For programmer and director Muriel Ann, her original involvement came out of wanting to make a shift from theatre into filmmaking.
“For me, it’s been an education in what cinematic film is and what a good quality film is. You know that these films can make change. We’ve seen it. It’s gobsmacking when you screen these films and people coming out, saying, ‘What?! – I never knew any of that!’
“So what a fantastic thing to get to do. People need to know what’s happening in the world and these current films show you. That’s the bottom line.”
Follow the Hebridean International Film Festival on Twitter @HebIntFilmFest
HIFF will run between Wednesday 19th- Saturday 22nd September 2018.
We're delighted to have several highly anticipated environmental features coming to the festival this year, including BLUE an Australian documentary by director Karen Holden.
BLUE is a cinematic song for our oceans; beautiful, intimate and grand. Fearlessly truth-telling, yet passionately hopeful. See this film and you will want to rise up with the waves.”
— GREENPEACE AUSTRALIA
Find out more about the film and how you can take action here. Screening details for HIFF will be announced shortly.
The HIFF team were very sorry to hear about the sad passing of film maker Roger Stotesbury whose short film Hand Woven Lives screened at the Hebrides International Film Festival in September 2017. The film was made on the Isle of Lewis with local residents in 2016. At this time Roger attended HIFF 2016 contributing to our masterclasses and formation of a film collective. He presented his film to us for screening at the 2017 festival, where it was very well received by locals who appreciated seeing local stories captured sensitively and portrayed beautfully in the short doc which screened throughout the islands venues.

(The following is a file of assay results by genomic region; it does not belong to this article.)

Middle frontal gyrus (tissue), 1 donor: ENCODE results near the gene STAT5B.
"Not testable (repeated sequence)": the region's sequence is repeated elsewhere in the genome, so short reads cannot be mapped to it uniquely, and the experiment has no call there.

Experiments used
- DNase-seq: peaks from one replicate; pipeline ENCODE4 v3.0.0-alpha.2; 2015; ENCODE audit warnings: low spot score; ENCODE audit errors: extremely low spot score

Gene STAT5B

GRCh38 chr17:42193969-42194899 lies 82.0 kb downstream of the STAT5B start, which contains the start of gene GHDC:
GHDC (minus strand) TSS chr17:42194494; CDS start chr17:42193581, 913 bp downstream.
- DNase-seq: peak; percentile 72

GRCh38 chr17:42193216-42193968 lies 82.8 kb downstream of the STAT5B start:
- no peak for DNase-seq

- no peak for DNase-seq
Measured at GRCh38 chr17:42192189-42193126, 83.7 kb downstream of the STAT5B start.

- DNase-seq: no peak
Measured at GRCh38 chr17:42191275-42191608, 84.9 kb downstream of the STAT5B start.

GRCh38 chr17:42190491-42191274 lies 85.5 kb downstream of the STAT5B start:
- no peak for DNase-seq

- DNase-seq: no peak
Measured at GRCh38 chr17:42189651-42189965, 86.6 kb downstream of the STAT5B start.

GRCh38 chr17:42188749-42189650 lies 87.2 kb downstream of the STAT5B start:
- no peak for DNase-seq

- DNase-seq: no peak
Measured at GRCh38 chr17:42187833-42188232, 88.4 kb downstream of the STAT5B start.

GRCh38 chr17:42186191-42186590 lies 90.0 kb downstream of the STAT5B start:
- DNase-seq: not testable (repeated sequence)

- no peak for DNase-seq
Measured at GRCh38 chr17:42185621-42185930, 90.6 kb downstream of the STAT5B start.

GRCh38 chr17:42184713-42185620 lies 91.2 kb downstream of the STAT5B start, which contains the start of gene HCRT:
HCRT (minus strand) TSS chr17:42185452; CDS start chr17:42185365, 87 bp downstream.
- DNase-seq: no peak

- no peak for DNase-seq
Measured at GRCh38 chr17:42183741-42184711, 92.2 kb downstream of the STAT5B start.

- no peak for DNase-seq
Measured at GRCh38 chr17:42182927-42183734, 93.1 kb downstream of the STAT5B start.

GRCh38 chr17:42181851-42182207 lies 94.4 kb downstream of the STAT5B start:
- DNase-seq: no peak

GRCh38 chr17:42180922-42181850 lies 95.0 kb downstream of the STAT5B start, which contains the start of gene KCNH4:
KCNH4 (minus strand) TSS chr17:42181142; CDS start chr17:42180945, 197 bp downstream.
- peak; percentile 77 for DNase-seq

We would like to thank Roger for his contribution to film, for capturing our lives here and sharing this with the world, and for his enthusiasm and appreciation for the Hebrides.
Offering condolences to his family and friends, and hoping you will enjoy watching the film below as a lasting legacy of his ability to connect with people.
Read more about Roger's film making at Cut to the Doc.
A big thank you to our volunteers, industry guests, venue partners, local promoters, technicians and audiences for a great 2017 festival!
HIFF 2017 PROGRAMME LAUNCHED
Our full festival line up is now available online. View our programme online.
24 features, 17 shorts will be screened across Uist, Harris, Lewis and Barra in 4 days between 13th-16th September 2017.
HIFF 17 DATES ANNOUNCED
We are pleased to announce that the Hebrides International Film Festival will take place between 13th and 16th September 2017 across venues in Lewis, Harris, the Uists and Barra.